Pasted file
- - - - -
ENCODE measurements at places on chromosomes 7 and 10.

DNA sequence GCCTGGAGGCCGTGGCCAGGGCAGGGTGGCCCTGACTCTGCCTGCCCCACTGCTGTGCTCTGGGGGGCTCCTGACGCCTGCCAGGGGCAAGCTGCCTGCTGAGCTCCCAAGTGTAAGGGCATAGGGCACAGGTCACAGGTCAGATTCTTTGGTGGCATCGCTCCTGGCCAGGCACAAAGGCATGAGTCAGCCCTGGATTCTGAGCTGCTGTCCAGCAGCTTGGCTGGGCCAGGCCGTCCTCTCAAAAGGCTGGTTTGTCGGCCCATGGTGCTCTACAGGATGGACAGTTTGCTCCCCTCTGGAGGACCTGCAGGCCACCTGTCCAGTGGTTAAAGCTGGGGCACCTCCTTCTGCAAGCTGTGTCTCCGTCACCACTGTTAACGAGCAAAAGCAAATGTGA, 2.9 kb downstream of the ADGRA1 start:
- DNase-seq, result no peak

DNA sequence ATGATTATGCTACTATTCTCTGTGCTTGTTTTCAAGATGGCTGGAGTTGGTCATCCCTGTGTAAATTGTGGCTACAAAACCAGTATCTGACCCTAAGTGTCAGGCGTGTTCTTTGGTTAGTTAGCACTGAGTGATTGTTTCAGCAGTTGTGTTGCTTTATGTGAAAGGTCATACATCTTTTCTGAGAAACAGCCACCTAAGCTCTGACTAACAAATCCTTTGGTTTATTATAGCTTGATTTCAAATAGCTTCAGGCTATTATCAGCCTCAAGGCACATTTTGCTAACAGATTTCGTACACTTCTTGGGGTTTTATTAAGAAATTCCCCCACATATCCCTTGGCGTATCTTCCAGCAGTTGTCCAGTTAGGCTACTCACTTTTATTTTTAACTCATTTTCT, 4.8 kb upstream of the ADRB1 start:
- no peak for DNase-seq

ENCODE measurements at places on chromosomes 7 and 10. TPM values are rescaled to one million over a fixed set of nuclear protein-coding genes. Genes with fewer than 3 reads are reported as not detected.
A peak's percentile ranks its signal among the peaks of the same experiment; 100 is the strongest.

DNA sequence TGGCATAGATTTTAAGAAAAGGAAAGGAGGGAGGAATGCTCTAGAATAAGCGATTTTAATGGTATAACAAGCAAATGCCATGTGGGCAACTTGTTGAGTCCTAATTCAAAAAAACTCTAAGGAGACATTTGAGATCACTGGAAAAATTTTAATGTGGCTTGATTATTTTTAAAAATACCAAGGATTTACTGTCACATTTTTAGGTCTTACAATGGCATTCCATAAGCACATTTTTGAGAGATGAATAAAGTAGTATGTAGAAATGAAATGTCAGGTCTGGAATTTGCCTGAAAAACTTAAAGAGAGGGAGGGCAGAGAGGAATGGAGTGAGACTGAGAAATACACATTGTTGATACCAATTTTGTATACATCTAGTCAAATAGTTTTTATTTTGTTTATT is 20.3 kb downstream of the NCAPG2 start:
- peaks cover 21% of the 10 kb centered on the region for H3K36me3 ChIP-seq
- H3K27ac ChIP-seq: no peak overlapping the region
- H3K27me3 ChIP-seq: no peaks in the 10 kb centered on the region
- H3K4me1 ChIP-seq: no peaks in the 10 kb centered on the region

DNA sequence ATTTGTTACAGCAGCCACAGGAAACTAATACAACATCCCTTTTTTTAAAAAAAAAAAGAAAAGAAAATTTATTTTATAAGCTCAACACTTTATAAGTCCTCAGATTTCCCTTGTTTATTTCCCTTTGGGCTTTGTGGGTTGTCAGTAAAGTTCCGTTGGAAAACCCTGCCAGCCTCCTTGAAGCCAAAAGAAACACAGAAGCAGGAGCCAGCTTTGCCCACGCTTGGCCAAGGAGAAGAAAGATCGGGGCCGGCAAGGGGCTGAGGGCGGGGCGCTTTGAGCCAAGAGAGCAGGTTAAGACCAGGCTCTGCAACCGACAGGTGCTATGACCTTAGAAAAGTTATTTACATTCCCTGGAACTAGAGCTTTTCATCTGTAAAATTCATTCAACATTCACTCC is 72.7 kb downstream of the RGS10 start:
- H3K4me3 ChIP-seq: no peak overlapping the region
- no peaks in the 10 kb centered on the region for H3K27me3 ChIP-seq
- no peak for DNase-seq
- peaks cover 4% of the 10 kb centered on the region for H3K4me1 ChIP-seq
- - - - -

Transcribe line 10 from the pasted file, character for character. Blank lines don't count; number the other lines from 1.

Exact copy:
- H3K27ac ChIP-seq: no peak overlapping the region